Smallsat Developers Propose Self-Regulation To Address Orbital Debris Concerns
Source: SpaceNews

As the number of cubesats and other small satellites grows, experts advise that some degree of industry self-regulation will be needed to avoid collisions that could lead to more restrictive government regulations.

Cosmonaut Duo Set For Busy Spacewalk To Deploy Satellites, Collect Samples & Install Experiments
Source: Spaceflight 101

Two Russian Cosmonauts are set to venture outside the International Space Station on Thursday on a planned spacewalk of six hours and five minutes dedicated to a variety of tasks on the exterior of the Russian Segment.

Proton-M Thunders Into The Night With Blagovest High-Capacity Military Communications Satellite
Source: Spaceflight 101

Russia’s Proton rocket thundered off from the remote Baikonur Cosmodrome in Kazakhstan Wednesday night on a hush-hush mission with a highly-capable communications satellite exploiting a novel radio frequency band that enables high-bandwidth communications to be used by the Russian military and commercial entities. Known as Blagovest 11L, the satellite is the first in a constellation of four multi-band satellites, officially intended for “Russian domestic services.”

Best Places To Watch The Eclipse In Colorado Springs

The solar eclipse is getting closer and closer with August 21st now less than a week away! Pretty much anywhere you can see the sun should give you a good view, but with the natural beauty of Colorado Springs, we have a leg up on most places for something really spectacular to look at! Here are just a few suggestions we have to get a nice dose of the eclipse combined with some natural beauty!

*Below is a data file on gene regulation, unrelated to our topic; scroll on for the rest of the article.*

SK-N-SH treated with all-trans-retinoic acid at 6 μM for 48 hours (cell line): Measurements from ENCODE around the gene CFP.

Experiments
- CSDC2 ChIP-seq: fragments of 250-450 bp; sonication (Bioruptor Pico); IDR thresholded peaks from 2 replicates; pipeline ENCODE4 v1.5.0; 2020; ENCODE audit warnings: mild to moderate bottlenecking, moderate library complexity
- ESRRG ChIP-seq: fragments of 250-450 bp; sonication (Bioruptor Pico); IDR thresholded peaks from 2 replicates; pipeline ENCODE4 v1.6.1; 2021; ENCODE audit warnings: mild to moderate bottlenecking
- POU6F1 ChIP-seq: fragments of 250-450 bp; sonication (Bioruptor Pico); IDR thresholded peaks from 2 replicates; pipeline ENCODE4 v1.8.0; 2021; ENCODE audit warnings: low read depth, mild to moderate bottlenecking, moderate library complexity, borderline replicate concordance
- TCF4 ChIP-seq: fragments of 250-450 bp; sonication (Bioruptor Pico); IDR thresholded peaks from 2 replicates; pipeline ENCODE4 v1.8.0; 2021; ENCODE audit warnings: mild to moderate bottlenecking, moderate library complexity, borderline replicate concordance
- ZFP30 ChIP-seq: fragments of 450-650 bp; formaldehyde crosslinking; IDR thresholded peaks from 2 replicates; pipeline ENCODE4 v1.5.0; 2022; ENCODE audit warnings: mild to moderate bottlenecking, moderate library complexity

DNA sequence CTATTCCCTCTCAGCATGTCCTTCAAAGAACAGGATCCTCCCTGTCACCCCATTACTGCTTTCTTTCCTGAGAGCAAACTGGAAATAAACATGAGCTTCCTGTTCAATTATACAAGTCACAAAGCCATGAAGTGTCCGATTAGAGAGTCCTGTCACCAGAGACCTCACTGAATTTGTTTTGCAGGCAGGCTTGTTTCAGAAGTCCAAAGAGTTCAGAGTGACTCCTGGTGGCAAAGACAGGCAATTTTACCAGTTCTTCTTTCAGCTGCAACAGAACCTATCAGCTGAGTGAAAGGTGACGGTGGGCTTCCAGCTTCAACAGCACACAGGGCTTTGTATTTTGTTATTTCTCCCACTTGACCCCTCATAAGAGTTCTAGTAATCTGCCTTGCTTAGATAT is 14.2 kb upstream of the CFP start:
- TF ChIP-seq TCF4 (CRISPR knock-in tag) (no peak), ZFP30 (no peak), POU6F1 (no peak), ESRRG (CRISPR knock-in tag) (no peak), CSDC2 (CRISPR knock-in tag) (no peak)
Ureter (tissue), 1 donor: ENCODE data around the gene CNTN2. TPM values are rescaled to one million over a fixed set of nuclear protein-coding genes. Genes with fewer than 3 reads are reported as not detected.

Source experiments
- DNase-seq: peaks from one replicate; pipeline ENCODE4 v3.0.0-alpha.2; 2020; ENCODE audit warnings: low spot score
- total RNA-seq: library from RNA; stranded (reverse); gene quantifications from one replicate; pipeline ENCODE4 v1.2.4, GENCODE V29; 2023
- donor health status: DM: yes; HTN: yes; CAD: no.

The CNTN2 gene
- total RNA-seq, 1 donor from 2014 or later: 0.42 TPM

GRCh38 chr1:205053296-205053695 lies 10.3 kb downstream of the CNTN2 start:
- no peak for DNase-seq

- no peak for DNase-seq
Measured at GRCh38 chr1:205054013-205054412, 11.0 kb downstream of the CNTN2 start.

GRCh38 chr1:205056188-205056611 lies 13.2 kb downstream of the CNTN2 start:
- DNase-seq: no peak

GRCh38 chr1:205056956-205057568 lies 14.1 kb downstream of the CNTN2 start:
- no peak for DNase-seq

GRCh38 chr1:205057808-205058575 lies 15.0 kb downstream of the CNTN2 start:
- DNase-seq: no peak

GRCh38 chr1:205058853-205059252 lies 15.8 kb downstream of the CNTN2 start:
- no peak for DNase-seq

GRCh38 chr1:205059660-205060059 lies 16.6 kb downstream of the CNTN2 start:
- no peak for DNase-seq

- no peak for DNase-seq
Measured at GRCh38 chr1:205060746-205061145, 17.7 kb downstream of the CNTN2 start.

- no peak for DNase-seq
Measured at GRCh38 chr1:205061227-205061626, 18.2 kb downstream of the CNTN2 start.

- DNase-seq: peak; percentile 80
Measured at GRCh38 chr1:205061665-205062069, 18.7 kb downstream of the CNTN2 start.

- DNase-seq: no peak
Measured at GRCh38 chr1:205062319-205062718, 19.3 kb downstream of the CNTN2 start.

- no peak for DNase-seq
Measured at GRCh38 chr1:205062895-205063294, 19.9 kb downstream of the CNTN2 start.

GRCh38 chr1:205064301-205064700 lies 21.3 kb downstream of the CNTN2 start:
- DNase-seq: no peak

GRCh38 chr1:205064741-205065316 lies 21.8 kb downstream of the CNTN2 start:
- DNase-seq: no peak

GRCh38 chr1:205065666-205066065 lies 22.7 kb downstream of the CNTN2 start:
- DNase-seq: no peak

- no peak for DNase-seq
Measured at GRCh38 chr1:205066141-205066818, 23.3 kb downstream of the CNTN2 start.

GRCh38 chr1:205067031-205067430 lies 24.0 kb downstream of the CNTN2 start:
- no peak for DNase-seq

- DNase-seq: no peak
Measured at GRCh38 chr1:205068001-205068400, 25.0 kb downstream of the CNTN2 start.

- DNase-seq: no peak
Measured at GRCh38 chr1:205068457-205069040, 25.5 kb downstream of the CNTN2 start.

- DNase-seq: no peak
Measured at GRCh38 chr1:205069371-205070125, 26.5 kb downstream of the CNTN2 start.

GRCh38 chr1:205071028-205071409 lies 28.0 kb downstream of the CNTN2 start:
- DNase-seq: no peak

Megamovie App Makes Photographing Total Eclipse A Snap
Source: Berkeley News

The Eclipse Megamovie project has released an app that makes it easy for citizen scientists with smart phones to photograph the Aug. 21 total solar eclipse and upload the images to the project, a collaboration between the University of California, Berkeley, and Google to provide a lasting photo archive for scientists studying the sun’s corona.

Building Off US Law To Create An International Registry Of Extraterrestrial Mining Claims
Source: The Space Review

In 2015, Congress passed the US Commercial Space Launch Competitiveness Act (hereafter, “the Act”), which gave formal legal support to commercial activity in space.1 Title IV of the Act, which establishes property rights for extraterrestrial resources, is a boon to companies like Planetary Resources and Deep Space Industries, both of which have plans to mine asteroids.2 But while the Act has displayed Congressional intent to support space miners, it is still unclear how mining rights in space will be defined.